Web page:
1. Very Often.

2. Often.

3. Sometimes.

4. Rarely.

5. Never It is better to quantify the choices, such as.

6. Every Day or More.

7. 2-6 Times a Week.

8. About Once a Week.

9. About Once a Month.

10. Never.

There are other more subtle aspects to consider such as language and culture. Avoid the use of colloquial or ethnic expressions that might not be equally used by all participants. Technical terms that assume a certain background should also be avoided. Leading Questions: A leading question is one that forces or implies a certain type of answer. It is easy to make this mistake not in the question, but in the choice of answers. A closed format question must supply answers that not only cover the whole range of responses, but that are also equally distributed throughout the range. All answers should be equally likely.

Phrasing: Most adjectives, verbs, and nouns in English have either a positive or negative connotation. Two words may have equivalent meaning, yet one may be a compliment and the other an insult. Consider the two words “child-like” and “childish”, which have virtually identical meaning. Child-like is an affectionate term that can be applied to both men and women, and young and old, yet no one wishes to be thought of as childish.

In the above example of “Is this the best CAD interface you have every used? ” clearly “best” has strong overtones that deny the participant an objective environment to consider the interface. The signal sent the reader is that the designers surely think it is the best interface, and so should everyone else. Though this may seem like an extreme example, this kind of superlative question is common practice. A more subtle, but no less troublesome, example can be made with verbs that have neither strong negative or positive overtones. Consider the following two questions: 1.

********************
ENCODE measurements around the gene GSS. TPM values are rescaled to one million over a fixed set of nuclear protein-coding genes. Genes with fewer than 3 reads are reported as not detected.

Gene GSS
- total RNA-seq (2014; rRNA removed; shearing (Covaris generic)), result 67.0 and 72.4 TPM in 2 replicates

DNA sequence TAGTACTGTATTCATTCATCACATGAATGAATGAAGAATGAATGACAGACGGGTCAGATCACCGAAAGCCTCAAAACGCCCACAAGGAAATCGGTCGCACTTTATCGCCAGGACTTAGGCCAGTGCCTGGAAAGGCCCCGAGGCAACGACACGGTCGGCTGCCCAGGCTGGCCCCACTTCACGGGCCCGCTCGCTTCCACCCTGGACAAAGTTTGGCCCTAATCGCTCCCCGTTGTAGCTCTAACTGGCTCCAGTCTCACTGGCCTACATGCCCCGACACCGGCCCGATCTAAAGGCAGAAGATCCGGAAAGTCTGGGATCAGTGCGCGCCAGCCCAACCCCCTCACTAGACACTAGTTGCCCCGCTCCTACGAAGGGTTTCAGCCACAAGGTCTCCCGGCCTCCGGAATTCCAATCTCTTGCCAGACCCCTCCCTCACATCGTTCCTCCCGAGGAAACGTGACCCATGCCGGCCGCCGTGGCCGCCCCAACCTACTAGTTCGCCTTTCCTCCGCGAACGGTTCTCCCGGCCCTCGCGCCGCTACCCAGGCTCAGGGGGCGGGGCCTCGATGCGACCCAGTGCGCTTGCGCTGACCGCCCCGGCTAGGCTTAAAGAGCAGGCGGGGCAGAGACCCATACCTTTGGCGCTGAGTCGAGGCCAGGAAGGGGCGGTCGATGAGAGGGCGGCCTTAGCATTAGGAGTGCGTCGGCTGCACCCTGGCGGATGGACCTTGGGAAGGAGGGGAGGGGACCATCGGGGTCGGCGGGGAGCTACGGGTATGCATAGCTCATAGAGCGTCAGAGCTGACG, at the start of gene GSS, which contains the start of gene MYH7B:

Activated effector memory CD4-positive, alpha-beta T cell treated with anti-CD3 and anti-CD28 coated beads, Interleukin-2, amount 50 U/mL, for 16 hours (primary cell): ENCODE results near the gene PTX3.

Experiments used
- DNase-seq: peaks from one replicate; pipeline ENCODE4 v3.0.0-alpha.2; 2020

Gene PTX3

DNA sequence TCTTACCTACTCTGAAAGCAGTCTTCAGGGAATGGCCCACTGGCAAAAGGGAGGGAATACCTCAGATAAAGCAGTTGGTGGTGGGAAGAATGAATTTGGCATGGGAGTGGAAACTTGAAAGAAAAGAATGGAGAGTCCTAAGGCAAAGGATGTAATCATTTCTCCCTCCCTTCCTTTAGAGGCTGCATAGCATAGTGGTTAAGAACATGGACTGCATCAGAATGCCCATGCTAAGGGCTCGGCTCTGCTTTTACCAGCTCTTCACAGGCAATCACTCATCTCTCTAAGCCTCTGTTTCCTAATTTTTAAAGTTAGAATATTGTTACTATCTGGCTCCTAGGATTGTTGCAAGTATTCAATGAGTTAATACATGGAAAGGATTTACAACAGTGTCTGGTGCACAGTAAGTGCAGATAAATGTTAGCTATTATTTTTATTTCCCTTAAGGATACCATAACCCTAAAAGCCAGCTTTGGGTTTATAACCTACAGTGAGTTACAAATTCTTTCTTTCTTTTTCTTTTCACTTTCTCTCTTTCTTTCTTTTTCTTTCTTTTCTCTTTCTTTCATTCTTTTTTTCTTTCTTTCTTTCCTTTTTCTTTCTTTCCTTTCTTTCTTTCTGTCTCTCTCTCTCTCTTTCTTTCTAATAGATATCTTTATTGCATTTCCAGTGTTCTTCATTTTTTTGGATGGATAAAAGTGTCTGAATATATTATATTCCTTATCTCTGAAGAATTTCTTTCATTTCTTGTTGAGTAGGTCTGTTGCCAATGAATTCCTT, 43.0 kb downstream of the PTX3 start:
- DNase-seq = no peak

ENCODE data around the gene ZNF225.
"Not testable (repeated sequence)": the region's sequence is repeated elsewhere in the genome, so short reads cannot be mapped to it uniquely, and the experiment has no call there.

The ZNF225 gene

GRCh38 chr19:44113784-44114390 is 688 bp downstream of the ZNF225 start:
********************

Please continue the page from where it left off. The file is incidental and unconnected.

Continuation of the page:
Do you agree with the Governor’s plan to oppose increased development of wetlands? . Do you agree with the Governor’s plan to support curtailed development of wetlands? They both ask the same thing, but will likely produce different data. One asks in a positive way, and the other in a negative. It is impossible to predict how the outcomes will vary, so one method to counter this is to be aware of different ways to word questions and provide a mix in your questionnaire. If the participant pool is very large, several versions may be prepared and distributed to cancel out these effects.

Embarrassing Questions: Embarrassing questions dealing with personal or private matters should be avoided. Your data is only as good as the trust and care that your respondents give you. If you make them feel uncomfortable, you will lose their trust. Do not ask embarrassing questions.  Hypothetical Questions Hypothetical are based, at best, on conjecture and, at worst, on fantasy. I simple question such as:. If you were governor, what would you do to stop crime? This forces the respondent to give thought to something he may have never considered. This does not produce clear and consistent data representing real opinion.

Do not ask hypothetical questions. Prestige Bias: Prestige bias is the tendency for respondents to answer in a way that make them feel better. People may not lie directly, but may try to put a better light on themselves. For example, it is not uncommon for people to respond to a political opinion poll by saying they support Samaritan social programs, such as food stamps, but then go on to vote for candidates who oppose those very programs. Data from other questions, such as those that ask how long it takes to learn an interface, must be viewed with a little skepticism.

People tend to say they are faster learners than they are. There is little that can be done to prevent prestige bias. Sometimes there just is no way to phrase a question so that all the answers are noble. The best means to deal with prestige bias is to make the questionnaire as private as possible. Telephone interviews are better than person-to-person interviews, and written questionnaires mailed to participants are even better still. The farther away the critical eye of the researcher is, the more honest the answers.